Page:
If you grew up in certain areas of the country, you may have been subjected to a lot of education about the dangers of blasting caps, like this PSA by The Institute Of Makers Of Explosives. Read the rest
Now there are three: Neil Gaiman's best-loved novels are being re-released with gorgeous pulp covers; back in August, it was American Gods, in a month you'll be able to marry it up with the stupendous Anansi Boys, to be followed in November by Neverwhere (painted by Robert E McGinnis, lettering by Todd Klein). (via Neil Gaiman)
RetroConnector (aka Charles Mangin) makes tiny Raspberry Pi cases in the form of mininature reproductions of Apple IIs, Lisas and Atari XLs—and more besides. The pitch is simple: "Connect your old Apple computer to new computers and peripherals. Outfit your desk with nostalgic miniatures." Read the rest
Igor Chubin's wttr.in shows the weather in non-proportional ASCII-art form. It's beautiful, clean and completely legible, unlike almost every modern weather service on the web. On my terminal (Windows, Chrome) the rendering of Lucida Sans Typewriter seems not quite perfect: a pixel too wide here and there. I think it's because of the unicode directional arrows for the wind, perhaps in combination with me browsing on Windows. Read the rest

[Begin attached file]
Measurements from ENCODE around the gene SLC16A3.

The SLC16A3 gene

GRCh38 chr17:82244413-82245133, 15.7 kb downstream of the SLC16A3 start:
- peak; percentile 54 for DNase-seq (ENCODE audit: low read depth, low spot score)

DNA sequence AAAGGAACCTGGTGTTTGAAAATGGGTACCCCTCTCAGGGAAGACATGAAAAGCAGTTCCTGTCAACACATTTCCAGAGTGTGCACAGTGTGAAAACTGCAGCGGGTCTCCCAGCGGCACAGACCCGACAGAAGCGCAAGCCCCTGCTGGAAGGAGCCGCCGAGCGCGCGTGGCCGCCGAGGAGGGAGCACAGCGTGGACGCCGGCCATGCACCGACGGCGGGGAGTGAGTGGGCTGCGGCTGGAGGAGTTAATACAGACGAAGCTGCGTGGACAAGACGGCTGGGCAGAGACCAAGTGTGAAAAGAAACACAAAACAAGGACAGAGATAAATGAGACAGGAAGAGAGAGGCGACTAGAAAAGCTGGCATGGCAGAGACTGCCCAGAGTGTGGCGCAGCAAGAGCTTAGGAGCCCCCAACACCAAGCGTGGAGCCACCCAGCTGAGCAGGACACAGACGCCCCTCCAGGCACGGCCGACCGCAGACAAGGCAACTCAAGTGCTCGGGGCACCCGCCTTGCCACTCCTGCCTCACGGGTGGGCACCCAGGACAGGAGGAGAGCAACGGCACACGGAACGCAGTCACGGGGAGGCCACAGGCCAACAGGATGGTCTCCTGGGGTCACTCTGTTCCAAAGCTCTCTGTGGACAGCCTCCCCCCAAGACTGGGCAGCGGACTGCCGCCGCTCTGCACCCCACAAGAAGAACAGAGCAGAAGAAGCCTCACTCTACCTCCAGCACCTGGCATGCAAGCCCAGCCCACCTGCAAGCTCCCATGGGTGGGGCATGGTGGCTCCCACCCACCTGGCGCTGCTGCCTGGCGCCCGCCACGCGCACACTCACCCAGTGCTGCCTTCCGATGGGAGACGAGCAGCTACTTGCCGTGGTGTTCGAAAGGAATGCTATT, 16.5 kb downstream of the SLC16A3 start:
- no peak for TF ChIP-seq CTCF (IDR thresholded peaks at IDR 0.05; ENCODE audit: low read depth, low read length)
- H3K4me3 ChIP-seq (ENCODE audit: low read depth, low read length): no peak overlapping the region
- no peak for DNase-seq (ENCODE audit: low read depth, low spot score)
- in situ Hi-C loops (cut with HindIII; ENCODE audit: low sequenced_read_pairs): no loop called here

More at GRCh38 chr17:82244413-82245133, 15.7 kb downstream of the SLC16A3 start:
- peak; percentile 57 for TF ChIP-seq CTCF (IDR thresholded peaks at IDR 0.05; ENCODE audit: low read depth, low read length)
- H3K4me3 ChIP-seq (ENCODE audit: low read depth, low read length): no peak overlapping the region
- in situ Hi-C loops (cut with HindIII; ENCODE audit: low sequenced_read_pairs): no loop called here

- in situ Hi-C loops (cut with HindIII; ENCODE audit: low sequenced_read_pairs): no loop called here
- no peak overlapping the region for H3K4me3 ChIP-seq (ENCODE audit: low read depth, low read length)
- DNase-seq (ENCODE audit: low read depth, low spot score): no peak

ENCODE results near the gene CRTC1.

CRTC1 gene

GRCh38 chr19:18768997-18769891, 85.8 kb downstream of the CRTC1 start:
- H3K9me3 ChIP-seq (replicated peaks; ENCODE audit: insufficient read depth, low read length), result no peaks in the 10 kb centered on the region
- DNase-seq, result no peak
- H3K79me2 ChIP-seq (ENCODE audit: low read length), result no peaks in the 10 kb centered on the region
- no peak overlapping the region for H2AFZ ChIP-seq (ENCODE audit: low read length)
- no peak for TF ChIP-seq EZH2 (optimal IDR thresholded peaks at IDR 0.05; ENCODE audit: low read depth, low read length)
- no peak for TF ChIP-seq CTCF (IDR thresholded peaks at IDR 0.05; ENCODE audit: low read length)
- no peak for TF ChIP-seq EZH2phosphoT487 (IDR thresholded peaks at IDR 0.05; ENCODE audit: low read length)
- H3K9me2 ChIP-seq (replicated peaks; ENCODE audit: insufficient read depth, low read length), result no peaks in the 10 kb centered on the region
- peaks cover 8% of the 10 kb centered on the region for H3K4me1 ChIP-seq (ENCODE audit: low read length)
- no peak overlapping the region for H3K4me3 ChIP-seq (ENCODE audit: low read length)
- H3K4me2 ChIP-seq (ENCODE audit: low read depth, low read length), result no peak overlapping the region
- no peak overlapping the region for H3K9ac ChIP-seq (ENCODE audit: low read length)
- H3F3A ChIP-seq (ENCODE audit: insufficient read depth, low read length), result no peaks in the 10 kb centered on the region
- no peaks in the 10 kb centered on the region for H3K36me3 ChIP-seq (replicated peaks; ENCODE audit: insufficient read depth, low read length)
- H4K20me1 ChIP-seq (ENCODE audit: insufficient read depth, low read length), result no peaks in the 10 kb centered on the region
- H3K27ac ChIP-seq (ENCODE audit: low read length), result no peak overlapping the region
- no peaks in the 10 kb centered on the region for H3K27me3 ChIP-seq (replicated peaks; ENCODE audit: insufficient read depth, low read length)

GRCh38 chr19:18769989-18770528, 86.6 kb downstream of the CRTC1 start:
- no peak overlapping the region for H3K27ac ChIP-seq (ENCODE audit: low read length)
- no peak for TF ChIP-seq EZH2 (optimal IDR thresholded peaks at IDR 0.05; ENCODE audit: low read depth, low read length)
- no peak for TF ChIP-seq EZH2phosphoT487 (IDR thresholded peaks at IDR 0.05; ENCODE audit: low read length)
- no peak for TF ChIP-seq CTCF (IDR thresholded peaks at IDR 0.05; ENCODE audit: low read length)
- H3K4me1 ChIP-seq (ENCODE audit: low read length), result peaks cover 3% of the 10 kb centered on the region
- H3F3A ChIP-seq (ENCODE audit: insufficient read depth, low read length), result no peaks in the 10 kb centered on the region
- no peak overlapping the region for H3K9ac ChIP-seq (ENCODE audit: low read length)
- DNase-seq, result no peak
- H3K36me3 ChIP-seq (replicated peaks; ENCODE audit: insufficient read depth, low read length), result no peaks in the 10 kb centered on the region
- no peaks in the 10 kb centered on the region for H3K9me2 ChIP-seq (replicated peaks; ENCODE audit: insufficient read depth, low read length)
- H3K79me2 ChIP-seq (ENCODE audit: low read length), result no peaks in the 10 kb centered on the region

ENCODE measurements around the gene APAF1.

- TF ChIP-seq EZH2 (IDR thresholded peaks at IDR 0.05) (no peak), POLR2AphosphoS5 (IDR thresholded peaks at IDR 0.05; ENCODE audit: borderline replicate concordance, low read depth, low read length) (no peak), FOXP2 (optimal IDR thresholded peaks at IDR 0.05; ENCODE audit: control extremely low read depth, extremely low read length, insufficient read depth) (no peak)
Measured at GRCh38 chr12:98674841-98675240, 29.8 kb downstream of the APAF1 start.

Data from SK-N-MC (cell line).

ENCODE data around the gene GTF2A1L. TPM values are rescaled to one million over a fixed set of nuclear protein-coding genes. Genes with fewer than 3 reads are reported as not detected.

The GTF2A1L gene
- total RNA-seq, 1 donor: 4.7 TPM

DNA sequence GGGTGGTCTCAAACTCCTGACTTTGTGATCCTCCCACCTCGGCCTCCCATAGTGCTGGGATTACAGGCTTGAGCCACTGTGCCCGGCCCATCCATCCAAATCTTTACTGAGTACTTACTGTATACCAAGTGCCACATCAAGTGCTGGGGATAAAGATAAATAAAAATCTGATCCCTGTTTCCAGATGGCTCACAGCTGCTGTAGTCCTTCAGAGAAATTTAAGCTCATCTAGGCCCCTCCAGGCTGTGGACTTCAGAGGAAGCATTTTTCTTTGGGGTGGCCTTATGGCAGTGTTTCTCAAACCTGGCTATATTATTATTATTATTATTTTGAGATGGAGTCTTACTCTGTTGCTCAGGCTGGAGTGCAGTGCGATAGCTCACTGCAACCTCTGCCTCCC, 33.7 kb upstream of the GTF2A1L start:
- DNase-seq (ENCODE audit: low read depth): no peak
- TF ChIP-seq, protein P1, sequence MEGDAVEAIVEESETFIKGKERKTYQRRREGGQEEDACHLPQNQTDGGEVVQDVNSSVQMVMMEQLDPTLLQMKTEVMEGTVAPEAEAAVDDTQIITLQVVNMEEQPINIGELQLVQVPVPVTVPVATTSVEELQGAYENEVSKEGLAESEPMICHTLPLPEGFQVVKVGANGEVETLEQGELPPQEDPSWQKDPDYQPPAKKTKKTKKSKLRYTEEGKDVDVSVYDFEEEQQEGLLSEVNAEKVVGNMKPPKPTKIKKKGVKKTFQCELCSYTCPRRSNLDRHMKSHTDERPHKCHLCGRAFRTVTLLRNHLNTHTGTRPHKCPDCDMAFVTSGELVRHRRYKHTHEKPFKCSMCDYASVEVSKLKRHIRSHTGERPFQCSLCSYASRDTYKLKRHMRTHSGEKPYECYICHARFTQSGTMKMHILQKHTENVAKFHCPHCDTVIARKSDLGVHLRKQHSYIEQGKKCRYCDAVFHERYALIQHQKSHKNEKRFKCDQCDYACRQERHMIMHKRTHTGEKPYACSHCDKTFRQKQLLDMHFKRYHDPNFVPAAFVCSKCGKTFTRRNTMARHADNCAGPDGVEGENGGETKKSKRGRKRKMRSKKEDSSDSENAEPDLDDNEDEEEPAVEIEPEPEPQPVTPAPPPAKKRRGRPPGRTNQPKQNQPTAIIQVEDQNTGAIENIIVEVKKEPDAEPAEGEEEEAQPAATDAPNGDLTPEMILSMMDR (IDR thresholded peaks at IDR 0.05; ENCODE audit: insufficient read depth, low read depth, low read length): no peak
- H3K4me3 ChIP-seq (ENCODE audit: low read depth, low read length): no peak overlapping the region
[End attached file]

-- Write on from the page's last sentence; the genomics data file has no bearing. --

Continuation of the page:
Philippe Lang is looking for $140,863 from fellow Amiga enthusiasts, which he'll spend producing a run of new cases for Amiga (and Amiga-alike) computers, in 12 colors of UV-resistant plastic. Read the rest
Colonel Steve Austin nearly died in a fiery space accident. The Office of Scientific Intelligence rebuilt him better than he was before. Better, stronger, faster.
Online clothing boutique Shinesty wants you to Shine On. Their mission is "to bring you the most outlandish collection of clothing the world has ever seen", and they deliver. Read the rest
Ben Marks of Collectors Weekly says: "Last week, Wink published a review of Cat Food for Thought and Dog Food for Thought by Warren Dotz. Coincidentally, we had an interview with Warren in the works, which we just published, along with a few of the mid-20th-century pet-food labels from his book."
Here's a snip of Warren talking about some of the auctions he won to build up his collection:
“I found a scrapbook made by a woman who had collected all the food labels she used from 1970 to 1972,” recalls Dotz of one auction. “I also found a supermarket’s salesman's catalog that contained all the labels for its generic, store-branded products. When I bought that catalog, I was hoping I would find a fantastic pet-food label, and sure enough I did. It was for a brand of cat food called Corky — it looks almost like the Napster logo.”